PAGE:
Salt Lake City

Emergency Management

(801) 799-3605 |

Emergency Alert Registration

Receiving Alerts

We use timely and reliable systems to alert you and your family in the event of natural or man-made disasters. This page describes different warning alerts you can receive and the types of devices that receive the alerts.

Salt Lake City Emergency Management uses social media for precautionary, advisory and warnings. Our channels are listed below:

@bereadyslc on Facebook and for Facebook Alerts

@bereadyslc on Twitter

@bereadyslc Instagram


Salt Lake County Alert Registry

Salt Lake Valley Emergency Communications Center (VECC) has instituted a regional Emergency Notification System (ENS) for the citizens of Salt Lake County.  VECC, a consolidated 9-1-1/Police/ Fire Dispatch Center (serving all communities in Salt Lake County except Salt Lake City and Sandy City), along with Salt Lake City 9-1-1 (SLC911- serving Salt Lake City and Sandy City) have agreed to share the system, thus making the service available to all residents and businesses within Salt Lake County.  This ENS provides a means to send telephone, SMS text, and email notifications regarding emergency situations or critical public safety information to residents and businesses within Salt Lake County.  The notifications are directed towards those that are impacted by, or in danger of being impacted by, an emergency or disaster.

This system delivers information and instructions regarding emergencies, disasters, or critical information under the authority of the responding public safety agencies, emergency management, and/or municipal administrations.  It will be used to notify those homes and businesses at risk within the affected area and will provide information regarding the incident and/or actions to take (such as evacuation).  Additional necessary instructions or information, (such as shelter locations), may also be provided.  As allowed by statute, the system utilizes the region’s 9-1-1 database, provided by the local telephone company, and thus is able to contact land-line telephones whether listed or unlisted. It is TTY/TDD capable.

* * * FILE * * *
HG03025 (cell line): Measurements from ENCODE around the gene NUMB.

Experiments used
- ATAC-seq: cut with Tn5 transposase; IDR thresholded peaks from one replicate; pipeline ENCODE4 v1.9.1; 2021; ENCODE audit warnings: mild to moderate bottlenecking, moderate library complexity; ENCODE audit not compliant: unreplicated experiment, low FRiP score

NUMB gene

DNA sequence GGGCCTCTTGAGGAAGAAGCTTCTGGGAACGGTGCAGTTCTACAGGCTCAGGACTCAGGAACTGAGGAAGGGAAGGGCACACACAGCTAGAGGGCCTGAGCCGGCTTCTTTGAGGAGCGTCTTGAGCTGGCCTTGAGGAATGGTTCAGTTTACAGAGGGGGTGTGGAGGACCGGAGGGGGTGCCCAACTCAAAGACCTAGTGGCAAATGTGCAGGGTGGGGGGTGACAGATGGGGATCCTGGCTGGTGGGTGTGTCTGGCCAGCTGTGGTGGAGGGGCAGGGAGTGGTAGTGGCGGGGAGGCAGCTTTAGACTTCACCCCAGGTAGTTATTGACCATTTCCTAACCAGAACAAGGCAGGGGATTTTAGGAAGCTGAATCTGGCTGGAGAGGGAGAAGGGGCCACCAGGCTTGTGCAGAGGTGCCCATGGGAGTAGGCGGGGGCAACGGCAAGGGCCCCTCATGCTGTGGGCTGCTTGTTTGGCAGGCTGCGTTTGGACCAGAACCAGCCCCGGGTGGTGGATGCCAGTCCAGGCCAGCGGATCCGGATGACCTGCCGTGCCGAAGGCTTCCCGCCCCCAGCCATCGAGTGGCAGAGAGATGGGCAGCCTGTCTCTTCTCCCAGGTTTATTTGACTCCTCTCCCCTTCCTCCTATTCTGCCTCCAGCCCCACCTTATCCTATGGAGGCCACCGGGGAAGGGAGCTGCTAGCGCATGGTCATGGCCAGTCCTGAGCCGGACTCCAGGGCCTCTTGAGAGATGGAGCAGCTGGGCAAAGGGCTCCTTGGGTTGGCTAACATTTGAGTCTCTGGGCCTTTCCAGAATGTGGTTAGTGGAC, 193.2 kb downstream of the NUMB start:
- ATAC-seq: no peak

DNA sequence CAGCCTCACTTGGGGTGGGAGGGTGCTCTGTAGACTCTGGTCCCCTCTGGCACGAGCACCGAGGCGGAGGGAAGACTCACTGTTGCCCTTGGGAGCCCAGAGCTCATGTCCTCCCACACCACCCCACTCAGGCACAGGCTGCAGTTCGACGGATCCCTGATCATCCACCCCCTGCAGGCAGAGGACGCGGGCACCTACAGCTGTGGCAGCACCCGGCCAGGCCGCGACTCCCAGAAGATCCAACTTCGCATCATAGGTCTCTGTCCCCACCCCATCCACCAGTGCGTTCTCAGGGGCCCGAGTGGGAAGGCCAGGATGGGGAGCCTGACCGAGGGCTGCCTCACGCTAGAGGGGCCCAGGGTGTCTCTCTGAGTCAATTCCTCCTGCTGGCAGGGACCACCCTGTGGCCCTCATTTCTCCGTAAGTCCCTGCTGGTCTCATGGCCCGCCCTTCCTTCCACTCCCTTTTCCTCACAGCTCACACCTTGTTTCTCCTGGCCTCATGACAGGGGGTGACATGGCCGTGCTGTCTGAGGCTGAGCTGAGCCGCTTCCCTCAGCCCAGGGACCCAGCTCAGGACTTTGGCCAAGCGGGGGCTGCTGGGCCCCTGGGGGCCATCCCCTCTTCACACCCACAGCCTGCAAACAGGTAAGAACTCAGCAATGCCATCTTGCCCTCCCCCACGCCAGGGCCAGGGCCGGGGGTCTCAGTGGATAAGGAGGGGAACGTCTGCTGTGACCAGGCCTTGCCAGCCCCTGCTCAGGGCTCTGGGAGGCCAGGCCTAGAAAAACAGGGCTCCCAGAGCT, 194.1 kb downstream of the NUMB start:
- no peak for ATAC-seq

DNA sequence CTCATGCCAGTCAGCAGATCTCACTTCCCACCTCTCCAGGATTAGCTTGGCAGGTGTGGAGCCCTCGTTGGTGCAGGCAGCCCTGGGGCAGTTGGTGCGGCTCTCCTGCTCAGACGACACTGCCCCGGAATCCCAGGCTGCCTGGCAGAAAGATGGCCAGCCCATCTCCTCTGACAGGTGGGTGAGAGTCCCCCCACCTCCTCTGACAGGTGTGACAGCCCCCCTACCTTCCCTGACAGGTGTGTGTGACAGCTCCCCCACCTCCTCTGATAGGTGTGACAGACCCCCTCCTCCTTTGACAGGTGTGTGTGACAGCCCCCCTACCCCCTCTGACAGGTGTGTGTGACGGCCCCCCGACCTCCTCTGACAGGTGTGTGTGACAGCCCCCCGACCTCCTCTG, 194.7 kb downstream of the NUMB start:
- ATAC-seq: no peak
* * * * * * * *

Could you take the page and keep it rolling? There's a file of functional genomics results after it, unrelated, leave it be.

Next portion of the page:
Open the registration page by pressing the picture below:

What is IPAWS?

Integrated Public Alert Warning System

During an emergency, alert and warning officials need to provide the public with life-saving information quickly. IPAWS is a modernization and integration of the nation’s alert and warning infrastructure and will save time when time matters most, protecting life and property.

Federal, state, local, tribal, and territorial alerting authorities can use IPAWS and integrate local systems that use Common Alerting Protocol (CAP) standards with the IPAWS infrastructure. IPAWS provides public safety officials with an effective way to alert and warn the public about serious emergencies using the Emergency Alert System (EAS), Wireless Emergency Alerts (WEA), the National Oceanic and Atmospheric Administration (NOAA) Weather Radio, and other public alerting systems from a single interface. 

The Federal Emergency Management Agency (FEMA), in coordination with the Federal Communications Commission (FCC), conducts an annual nationwide test of the Emergency Alert System (EAS) and Wireless Emergency Alerts (WEA).

The WEA is a test message sent to cell phones that are connected to wireless carriers participating in WEA. Depending on what type of cell phone you have, you will either receive a long or short message. If you have a smart phone, the message you will receive will be up to 360 characters total. If you do not have a smart phone, your message will have up to 90 characters total.

The EAS is a national public warning system that provides the President with the communication capability to address the nation during a national emergency. The test is made available to EAS participants (i.e., radio and television broadcasters, cable systems, satellite radio and television providers, and wireline video providers) and is scheduled to last approximately one minute. The test message will be similar to regular monthly EAS test messages with which the public is familiar.